LONDON — Rupert Murdoch “is not a fit person to exercise the stewardship of a major international company,” a British parliamentary committee said Tuesday in a scathing report on News Corp.’s handling of the phone hacking scandal.

The report, which culminates months of investigation by a select committee, was far more condemning of the 81-year-old media titan than expected, saying the chairman and chief executive of News Corp. had “turned a blind eye and exhibited wilful blindness” over the widespread malpractice at his now-closed News of the World tabloid.

“This culture, we consider, permeated from the top throughout the organization and speaks volumes about the lack of effective corporate governance at News Corporation and News International,” the report said.

The committee approved the report six votes to four, with the four members from Prime Minister David Cameron’s Conservative Party staunchly objecting to the description of Murdoch as an unfit proprietor.

“The issue on which no Conservative member felt they could support the report itself was the line put in the middle of the report that said that Mr. Rupert Murdoch is not a fit person to run an international company,” said Louise Mensch, a Conservative MP and panel member, at a news conference in central London on Tuesday.

The 121-page report includes a catalogue of criticisms, accusing three senior figures at News International, the British arm of News Corp., of misleading the committee. The three included Les Hinton, the former head of News International, who the panel said was “complicit” in a coverup. The lawmakers also said that Colin Myler, the former editor of News of the World and now editor at the New York Daily News, and Tom Crone, the tabloid’s former legal manager, “answered questions falsely” while testifying before the committee.

Still, their “reluctance” to be honest with the committee was “understandable,” the committee said, given Murdoch’s “fearsome reputation.”

Crone denied the allegations in a statement, while Hinton, Murdoch’s right-hand man for decades, described them in a separate statement as “unfounded, unfair and erroneous.”

For his part, Myler said that he stood by the evidence he had given the committee and was confident that the various ongoing investigations – three related police investigations and a judge-led inquiry into press ethics – would “establish the truth in the fullness of time.”

The panel also pointed a finger at Murdoch’s sprawling media empire as a whole, blaming its overall corporate governance. “In failing to investigate properly, and by ignoring evidence of widespread wrongdoing, News International and its parent News Corporation exhibited wilful blindness, for which the companies’ directors – including Rupert Murdoch and James Murdoch – should ultimately be prepared to take responsibility,” the report said, referring also to Murdoch’s 39-year-old son, the former head of News International.

News Corp. said Tuesday that it regretted parts of the report’s commentary “that we, and indeed several members of the committee, consider unjustified and highly partisan.”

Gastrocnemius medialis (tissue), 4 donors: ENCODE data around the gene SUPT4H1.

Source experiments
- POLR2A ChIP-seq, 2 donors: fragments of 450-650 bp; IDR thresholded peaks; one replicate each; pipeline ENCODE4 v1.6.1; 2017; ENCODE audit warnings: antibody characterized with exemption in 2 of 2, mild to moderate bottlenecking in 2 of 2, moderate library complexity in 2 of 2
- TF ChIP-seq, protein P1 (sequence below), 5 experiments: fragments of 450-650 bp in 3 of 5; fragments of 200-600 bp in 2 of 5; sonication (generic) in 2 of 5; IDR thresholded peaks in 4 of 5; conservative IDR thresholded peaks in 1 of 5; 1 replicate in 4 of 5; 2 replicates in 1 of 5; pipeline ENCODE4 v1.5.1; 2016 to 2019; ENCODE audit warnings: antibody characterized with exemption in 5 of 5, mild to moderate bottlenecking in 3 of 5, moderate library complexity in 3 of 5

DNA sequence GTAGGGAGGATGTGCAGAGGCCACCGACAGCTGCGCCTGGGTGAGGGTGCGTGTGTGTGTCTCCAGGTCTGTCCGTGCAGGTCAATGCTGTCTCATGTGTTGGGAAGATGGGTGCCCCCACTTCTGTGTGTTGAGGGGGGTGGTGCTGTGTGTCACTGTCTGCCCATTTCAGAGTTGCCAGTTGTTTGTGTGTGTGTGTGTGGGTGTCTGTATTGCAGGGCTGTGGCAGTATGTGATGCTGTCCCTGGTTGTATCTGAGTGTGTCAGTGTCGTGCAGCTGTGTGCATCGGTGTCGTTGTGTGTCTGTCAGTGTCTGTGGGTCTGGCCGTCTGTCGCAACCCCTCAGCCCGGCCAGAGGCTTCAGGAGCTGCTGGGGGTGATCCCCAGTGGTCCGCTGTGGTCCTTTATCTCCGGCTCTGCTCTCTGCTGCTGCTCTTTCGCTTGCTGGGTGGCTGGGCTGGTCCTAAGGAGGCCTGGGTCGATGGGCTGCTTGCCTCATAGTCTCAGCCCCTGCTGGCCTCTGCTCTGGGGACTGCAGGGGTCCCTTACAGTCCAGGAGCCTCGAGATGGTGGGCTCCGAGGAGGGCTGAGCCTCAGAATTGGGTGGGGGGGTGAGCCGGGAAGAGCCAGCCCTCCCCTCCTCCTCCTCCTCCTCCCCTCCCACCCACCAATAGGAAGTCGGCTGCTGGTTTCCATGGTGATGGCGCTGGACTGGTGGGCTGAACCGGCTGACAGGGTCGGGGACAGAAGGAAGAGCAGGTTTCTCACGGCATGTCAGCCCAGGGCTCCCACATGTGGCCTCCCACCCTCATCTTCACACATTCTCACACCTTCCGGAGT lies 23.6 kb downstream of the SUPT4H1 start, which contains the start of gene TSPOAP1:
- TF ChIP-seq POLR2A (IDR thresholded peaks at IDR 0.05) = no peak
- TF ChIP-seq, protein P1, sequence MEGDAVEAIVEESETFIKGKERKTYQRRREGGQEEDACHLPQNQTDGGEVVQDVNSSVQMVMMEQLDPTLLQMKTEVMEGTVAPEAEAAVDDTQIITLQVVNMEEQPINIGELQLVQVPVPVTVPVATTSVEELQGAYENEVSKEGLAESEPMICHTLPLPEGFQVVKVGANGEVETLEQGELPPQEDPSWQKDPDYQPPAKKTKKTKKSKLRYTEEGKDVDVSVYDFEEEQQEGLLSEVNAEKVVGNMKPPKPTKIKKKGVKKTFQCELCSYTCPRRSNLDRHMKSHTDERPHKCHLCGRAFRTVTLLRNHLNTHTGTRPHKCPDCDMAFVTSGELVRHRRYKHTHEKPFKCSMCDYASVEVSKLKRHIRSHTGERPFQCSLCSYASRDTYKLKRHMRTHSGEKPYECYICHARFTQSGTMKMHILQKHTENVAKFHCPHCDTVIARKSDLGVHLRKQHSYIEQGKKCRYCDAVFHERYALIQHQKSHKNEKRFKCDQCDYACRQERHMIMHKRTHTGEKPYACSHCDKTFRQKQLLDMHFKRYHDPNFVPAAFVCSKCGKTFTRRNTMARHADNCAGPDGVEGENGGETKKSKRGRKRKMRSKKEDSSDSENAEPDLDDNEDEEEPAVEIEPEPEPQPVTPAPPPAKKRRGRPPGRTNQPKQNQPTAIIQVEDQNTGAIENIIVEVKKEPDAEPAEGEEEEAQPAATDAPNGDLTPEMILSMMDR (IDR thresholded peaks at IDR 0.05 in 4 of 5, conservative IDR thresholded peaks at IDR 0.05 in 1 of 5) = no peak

The company also said: “Hard truths have emerged from the Select Committee Report: that there was serious wrongdoing at the News of the World; that our response to the wrongdoing was too slow and too defensive; and that some of our employees misled the Select Committee in 2009.”

Ofcom, Britain’s broadcasting media regulator, said in a statement that it was reading the report “with interest.” Britain’s broadcast media regulator is investigating whether the profitable satellite broadcaster BSkyB, which is partially owned by News Corp., is a “fit and proper” owner of a license.

Although the committee said there was no definitive evidence that either of the Murdochs had misled the committee, it faulted James for what it called his “lack of curiosity,” adding that it was “simply astonishing” that James did not realize until late 2010 that the crisis extended beyond “one rogue reporter.”

For years, News Corp. maintained that phone hacking at News of the World was limited to its royal editor Clive Goodman, who was briefly jailed in 2007, along with a private investigator, for tapping into the voice mails of aides to Prince William.

Murdoch closed the News of the World last summer following the revelations that its reporters had hacked into numerous voice mails, including those of a teen-age girl who had been murdered.

The panel said it was now up to the House of Commons to decide what “punishment should be imposed” on those it deems guilty of contempt.

News Corp.’s investors did not appear too shaken by the report, with shares up 1.35 percent in early trading Tuesday. Murdoch’s British operations are a relatively small part of News Corp., accounting for approximately 8 percent of the company’s revenue.

Political commentators said Hinton, Crone and Myler could be asked to apologize in person to the House of Commons, a sanction said to be last imposed more than 50 years ago.